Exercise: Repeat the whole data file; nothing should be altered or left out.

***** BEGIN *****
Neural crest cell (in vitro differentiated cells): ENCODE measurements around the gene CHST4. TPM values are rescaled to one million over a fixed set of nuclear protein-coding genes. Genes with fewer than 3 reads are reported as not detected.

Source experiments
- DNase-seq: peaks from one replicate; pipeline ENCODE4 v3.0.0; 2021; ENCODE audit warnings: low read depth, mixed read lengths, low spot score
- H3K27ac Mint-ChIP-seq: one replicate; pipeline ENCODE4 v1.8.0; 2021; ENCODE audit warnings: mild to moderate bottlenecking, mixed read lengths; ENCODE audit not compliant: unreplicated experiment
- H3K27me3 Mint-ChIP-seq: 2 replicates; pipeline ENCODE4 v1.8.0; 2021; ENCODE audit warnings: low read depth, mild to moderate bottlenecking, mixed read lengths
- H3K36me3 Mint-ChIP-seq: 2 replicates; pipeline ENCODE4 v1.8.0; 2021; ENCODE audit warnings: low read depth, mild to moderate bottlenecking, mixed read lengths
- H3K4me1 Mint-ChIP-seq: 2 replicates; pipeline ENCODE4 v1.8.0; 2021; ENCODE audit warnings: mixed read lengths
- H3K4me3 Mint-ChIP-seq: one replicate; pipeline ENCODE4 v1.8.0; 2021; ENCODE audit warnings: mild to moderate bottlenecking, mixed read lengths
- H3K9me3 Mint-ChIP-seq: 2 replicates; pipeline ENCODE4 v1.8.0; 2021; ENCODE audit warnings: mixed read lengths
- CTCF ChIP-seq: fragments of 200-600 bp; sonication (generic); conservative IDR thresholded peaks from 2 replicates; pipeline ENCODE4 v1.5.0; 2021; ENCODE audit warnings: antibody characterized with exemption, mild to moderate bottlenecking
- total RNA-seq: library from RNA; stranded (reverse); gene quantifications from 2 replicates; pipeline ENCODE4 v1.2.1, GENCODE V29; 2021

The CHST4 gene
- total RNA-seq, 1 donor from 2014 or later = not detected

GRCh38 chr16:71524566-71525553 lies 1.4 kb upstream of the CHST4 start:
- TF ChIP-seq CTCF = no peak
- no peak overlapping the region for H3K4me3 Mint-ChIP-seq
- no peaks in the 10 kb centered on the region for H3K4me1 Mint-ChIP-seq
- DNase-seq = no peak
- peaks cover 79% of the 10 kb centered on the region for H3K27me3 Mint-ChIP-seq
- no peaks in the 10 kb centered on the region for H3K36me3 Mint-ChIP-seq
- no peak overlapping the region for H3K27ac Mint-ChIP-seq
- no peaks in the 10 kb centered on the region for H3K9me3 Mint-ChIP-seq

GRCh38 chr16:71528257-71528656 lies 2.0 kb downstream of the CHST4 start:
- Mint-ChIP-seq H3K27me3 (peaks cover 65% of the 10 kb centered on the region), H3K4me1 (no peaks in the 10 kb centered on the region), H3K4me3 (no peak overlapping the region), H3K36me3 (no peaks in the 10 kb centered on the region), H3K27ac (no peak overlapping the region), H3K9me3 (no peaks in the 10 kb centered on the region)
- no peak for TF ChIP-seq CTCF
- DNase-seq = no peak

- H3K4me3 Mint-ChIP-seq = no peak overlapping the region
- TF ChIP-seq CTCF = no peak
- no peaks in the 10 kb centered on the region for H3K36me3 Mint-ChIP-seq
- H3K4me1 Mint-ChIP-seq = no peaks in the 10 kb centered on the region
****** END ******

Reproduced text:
Neural crest cell (in vitro differentiated cells): ENCODE measurements around the gene CHST4. TPM values are rescaled to one million over a fixed set of nuclear protein-coding genes. Genes with fewer than 3 reads are reported as not detected.

Source experiments
- DNase-seq: peaks from one replicate; pipeline ENCODE4 v3.0.0; 2021; ENCODE audit warnings: low read depth, mixed read lengths, low spot score
- H3K27ac Mint-ChIP-seq: one replicate; pipeline ENCODE4 v1.8.0; 2021; ENCODE audit warnings: mild to moderate bottlenecking, mixed read lengths; ENCODE audit not compliant: unreplicated experiment
- H3K27me3 Mint-ChIP-seq: 2 replicates; pipeline ENCODE4 v1.8.0; 2021; ENCODE audit warnings: low read depth, mild to moderate bottlenecking, mixed read lengths
- H3K36me3 Mint-ChIP-seq: 2 replicates; pipeline ENCODE4 v1.8.0; 2021; ENCODE audit warnings: low read depth, mild to moderate bottlenecking, mixed read lengths
- H3K4me1 Mint-ChIP-seq: 2 replicates; pipeline ENCODE4 v1.8.0; 2021; ENCODE audit warnings: mixed read lengths
- H3K4me3 Mint-ChIP-seq: one replicate; pipeline ENCODE4 v1.8.0; 2021; ENCODE audit warnings: mild to moderate bottlenecking, mixed read lengths
- H3K9me3 Mint-ChIP-seq: 2 replicates; pipeline ENCODE4 v1.8.0; 2021; ENCODE audit warnings: mixed read lengths
- CTCF ChIP-seq: fragments of 200-600 bp; sonication (generic); conservative IDR thresholded peaks from 2 replicates; pipeline ENCODE4 v1.5.0; 2021; ENCODE audit warnings: antibody characterized with exemption, mild to moderate bottlenecking
- total RNA-seq: library from RNA; stranded (reverse); gene quantifications from 2 replicates; pipeline ENCODE4 v1.2.1, GENCODE V29; 2021

The CHST4 gene
- total RNA-seq, 1 donor from 2014 or later = not detected

GRCh38 chr16:71524566-71525553 lies 1.4 kb upstream of the CHST4 start:
- TF ChIP-seq CTCF = no peak
- no peak overlapping the region for H3K4me3 Mint-ChIP-seq
- no peaks in the 10 kb centered on the region for H3K4me1 Mint-ChIP-seq
- DNase-seq = no peak
- peaks cover 79% of the 10 kb centered on the region for H3K27me3 Mint-ChIP-seq
- no peaks in the 10 kb centered on the region for H3K36me3 Mint-ChIP-seq
- no peak overlapping the region for H3K27ac Mint-ChIP-seq
- no peaks in the 10 kb centered on the region for H3K9me3 Mint-ChIP-seq

GRCh38 chr16:71528257-71528656 lies 2.0 kb downstream of the CHST4 start:
- Mint-ChIP-seq H3K27me3 (peaks cover 65% of the 10 kb centered on the region), H3K4me1 (no peaks in the 10 kb centered on the region), H3K4me3 (no peak overlapping the region), H3K36me3 (no peaks in the 10 kb centered on the region), H3K27ac (no peak overlapping the region), H3K9me3 (no peaks in the 10 kb centered on the region)
- no peak for TF ChIP-seq CTCF
- DNase-seq = no peak

- H3K4me3 Mint-ChIP-seq = no peak overlapping the region
- TF ChIP-seq CTCF = no peak
- no peaks in the 10 kb centered on the region for H3K36me3 Mint-ChIP-seq
- H3K4me1 Mint-ChIP-seq = no peaks in the 10 kb centered on the region